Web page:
Category: Audience: Youth/Teens

New Global Study Reveals the Emojis That Make You More (Or Less) Attractive

Forget the best and worst pickup lines, now thanks to Adobe all single people have some data on the emojis to use (and which ones to avoid) when trying to appear more attractive. This is just one data point from the recently released 2022 U.S. Emoji Trend Report from Adobe’s font team. Other conclusions from the report:

  • Adding emojis to your messages makes you cooler, friendlier and funnier.
  • Emojis can boost mental health by making it easier to express ourselves.
  • The crying while laughing emoji is the #1 favorite for U.S. users.

Back to dating, the study also found that more than half of participants are likely to “use even more emoji” with someone they are interested in. Apparently “emojis make a lasting romantic impression.” The data has spoken. Although you probably shouldn’t need a survey to tell you sending an eggplant emoji after a first date is a bad choice. 

Monopoly Makes Kids Angry, For Their Own Good

“Throwing the Monopoly board across the room has the potential to strengthen your relationship with your family.” That’s the unusual insight at the heart of a new brand advertising campaign from Monopoly that showcases kids raging after a turn doesn’t go their way.

I really wish I was in the room when they presented the insight behind this campaign to Hasbro. It’s bold, clever and deep in a way you don’t expect marketing to be. If it hasn’t already, this is sure to win some industry awards. And definitely make the Scrabble team jealous. I mean, for kids and adults alike, that’s a way more frustrating game than Monopoly ever was.

How To Archive Yourself In the Digital Age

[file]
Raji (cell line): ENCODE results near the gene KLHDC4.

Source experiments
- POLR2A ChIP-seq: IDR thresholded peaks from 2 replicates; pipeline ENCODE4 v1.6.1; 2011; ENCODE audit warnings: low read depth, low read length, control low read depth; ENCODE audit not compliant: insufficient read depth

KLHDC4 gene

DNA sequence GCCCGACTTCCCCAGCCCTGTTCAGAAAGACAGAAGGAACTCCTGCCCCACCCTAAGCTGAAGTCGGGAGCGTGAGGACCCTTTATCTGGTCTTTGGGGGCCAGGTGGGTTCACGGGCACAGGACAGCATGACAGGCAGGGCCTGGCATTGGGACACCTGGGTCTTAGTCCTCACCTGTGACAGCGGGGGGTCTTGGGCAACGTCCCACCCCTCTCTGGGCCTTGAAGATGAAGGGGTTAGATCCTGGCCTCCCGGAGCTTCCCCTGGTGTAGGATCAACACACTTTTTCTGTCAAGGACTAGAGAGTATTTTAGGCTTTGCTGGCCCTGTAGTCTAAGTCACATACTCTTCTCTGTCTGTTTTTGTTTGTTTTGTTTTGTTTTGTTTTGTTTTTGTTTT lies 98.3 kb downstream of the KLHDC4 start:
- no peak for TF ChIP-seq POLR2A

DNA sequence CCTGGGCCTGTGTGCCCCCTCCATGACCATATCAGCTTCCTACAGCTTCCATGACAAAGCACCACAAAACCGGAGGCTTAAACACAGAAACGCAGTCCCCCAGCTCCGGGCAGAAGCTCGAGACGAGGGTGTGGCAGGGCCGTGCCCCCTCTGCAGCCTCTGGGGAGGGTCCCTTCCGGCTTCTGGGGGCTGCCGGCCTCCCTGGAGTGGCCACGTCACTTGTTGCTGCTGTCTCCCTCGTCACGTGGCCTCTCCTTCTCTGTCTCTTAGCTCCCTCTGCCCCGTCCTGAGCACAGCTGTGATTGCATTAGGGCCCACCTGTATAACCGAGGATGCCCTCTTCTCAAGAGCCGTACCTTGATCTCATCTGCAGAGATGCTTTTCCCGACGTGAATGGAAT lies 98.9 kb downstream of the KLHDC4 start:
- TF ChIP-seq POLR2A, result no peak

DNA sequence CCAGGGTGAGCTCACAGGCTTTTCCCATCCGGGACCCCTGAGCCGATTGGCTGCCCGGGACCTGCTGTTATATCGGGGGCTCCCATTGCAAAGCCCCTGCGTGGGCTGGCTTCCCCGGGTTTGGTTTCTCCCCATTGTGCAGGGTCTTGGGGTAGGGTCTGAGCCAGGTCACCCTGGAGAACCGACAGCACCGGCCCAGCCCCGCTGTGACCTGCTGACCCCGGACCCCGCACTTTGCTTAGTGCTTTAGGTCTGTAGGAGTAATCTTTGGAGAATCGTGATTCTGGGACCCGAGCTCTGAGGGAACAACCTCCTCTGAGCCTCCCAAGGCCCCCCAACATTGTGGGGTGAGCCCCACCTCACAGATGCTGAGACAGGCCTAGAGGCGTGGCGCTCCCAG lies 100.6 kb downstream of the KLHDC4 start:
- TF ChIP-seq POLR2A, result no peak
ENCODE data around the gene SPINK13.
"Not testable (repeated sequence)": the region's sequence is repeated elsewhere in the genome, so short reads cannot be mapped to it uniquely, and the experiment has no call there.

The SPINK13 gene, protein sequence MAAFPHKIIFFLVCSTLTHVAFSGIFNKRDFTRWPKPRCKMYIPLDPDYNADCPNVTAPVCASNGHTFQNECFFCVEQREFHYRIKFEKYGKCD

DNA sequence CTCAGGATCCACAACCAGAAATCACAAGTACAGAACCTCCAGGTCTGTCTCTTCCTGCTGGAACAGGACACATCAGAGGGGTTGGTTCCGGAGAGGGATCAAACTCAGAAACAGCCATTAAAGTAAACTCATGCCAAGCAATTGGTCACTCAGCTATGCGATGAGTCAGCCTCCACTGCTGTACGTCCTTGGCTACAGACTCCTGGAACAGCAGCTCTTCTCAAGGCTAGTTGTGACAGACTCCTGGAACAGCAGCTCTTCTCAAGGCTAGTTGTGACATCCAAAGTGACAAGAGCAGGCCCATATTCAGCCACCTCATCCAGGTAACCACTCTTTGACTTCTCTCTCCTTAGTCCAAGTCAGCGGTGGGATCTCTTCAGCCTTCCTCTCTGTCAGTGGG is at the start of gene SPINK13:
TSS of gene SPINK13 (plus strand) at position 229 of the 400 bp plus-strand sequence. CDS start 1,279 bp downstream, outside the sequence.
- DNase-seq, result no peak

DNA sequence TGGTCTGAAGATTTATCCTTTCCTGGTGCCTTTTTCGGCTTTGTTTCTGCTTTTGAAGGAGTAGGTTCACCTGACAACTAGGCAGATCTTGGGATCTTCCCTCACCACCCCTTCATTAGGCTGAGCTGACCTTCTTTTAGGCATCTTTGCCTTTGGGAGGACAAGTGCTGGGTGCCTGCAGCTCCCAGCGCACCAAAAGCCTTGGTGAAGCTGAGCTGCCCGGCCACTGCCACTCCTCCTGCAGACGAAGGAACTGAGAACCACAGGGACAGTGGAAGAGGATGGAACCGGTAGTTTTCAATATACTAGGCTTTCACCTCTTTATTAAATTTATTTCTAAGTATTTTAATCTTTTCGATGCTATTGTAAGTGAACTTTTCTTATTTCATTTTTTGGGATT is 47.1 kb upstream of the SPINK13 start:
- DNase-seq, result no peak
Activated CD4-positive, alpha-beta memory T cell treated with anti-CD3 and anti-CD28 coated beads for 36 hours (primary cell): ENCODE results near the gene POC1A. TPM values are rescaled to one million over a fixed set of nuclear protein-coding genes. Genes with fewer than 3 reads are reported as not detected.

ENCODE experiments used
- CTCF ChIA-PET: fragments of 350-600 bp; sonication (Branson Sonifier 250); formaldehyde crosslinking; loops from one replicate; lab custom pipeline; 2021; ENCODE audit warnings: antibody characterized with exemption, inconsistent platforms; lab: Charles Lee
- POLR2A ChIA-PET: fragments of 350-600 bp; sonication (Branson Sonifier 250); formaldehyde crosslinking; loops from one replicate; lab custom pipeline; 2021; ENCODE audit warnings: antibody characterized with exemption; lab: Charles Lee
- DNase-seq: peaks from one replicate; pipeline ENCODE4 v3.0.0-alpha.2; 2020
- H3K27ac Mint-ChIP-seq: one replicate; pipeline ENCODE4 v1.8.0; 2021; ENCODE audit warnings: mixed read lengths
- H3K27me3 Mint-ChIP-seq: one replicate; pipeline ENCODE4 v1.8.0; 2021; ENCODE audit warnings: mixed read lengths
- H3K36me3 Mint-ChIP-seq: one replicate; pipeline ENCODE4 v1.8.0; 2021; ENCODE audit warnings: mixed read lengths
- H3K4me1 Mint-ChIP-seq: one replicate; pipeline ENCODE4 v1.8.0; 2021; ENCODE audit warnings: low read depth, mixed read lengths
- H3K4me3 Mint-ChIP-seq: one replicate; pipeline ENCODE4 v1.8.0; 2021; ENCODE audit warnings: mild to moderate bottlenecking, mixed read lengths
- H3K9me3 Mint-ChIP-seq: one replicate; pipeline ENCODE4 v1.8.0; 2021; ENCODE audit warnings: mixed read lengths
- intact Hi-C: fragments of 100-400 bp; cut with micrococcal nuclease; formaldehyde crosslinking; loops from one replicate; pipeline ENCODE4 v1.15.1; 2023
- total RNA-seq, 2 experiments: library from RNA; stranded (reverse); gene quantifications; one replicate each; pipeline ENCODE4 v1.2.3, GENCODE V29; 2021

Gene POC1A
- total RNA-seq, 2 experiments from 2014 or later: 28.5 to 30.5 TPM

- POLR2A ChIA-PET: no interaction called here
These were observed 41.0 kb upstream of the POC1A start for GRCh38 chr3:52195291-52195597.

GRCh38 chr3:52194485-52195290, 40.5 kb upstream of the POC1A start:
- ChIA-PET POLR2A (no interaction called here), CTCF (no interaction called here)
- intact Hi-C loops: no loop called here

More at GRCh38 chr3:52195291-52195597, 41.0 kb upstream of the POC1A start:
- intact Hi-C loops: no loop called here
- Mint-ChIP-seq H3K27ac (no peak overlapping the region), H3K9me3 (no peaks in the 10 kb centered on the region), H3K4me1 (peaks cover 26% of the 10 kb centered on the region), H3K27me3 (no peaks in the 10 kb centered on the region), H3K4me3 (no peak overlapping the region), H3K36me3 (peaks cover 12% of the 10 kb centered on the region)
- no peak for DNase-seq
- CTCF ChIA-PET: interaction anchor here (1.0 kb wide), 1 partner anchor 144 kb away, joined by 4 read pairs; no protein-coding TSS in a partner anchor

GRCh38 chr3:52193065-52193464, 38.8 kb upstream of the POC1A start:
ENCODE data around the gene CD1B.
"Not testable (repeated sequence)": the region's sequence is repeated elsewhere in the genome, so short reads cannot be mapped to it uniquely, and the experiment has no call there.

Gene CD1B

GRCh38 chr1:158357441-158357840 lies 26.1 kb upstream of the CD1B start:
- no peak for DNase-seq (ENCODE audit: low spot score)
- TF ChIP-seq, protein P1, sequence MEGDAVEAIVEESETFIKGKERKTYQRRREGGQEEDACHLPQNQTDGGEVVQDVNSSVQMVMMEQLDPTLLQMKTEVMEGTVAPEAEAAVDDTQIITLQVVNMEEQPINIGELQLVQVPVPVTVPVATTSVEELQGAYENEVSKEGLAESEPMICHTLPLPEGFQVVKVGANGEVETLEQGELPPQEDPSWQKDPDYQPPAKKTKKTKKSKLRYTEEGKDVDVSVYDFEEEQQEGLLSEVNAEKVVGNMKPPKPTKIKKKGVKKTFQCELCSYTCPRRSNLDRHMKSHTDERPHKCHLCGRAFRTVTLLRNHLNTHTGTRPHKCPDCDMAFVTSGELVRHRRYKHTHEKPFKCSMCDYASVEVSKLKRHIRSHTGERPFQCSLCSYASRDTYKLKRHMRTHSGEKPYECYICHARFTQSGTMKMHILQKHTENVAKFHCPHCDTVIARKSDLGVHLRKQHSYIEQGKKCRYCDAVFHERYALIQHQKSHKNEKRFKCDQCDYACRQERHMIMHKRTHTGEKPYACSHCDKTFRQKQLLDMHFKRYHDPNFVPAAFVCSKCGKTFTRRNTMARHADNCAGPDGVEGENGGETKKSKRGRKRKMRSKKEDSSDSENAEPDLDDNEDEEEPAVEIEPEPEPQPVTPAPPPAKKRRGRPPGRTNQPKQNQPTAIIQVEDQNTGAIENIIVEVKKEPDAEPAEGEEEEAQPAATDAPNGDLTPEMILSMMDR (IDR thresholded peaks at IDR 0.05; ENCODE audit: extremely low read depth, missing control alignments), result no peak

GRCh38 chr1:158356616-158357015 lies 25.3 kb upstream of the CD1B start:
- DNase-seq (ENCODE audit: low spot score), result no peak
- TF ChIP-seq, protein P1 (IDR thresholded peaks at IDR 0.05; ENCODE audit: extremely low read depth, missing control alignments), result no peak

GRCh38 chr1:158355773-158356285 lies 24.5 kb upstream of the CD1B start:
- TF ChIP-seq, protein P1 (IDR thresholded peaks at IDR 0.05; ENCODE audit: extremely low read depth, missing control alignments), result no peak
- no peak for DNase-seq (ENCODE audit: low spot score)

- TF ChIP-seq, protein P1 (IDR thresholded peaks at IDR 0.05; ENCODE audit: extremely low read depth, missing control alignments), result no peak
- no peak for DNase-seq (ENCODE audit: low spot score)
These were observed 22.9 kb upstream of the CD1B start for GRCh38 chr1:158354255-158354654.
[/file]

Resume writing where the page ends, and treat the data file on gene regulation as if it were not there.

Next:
“I thought self-archiving could lead to self-actualization. I filled as many spaces as I could with information, whether it was on my blog, in Facebook albums, on Twitter, or on any of the many social media platforms I’ve used through the years. It was like collecting data on myself. But I also had an overall fear of letting go, of impermanence. I was so scared of forgetting pieces of myself—even pieces I longed to discard, like bad relationships and bad friendships and, I guess, other people in general. They discarded me more easily than I discarded them.”

I have the luxury to remember myself cooler than I actually was in school. As I have sometimes shared on stage, there are no social media posts from the ’90s to contradict how I think of my younger self from 25 years ago. The digital archives we are now creating for ourselves can be a gift, but also can weigh us down. Writer Kayla Kumari Upadhyaya explores this idea in an essay this week that suggests perhaps the path to self awareness requires deleting the past … a conclusion she reaches after much soul searching:

“Easing up on my self-archiving felt like building new trust with myself, giving myself permission to change and grow. I used to believe saving everything was the only way to find out what I really wanted, who I wanted to be. But when I delete things, I just make space for something new.”

It’s not easy to admit, (Read more...)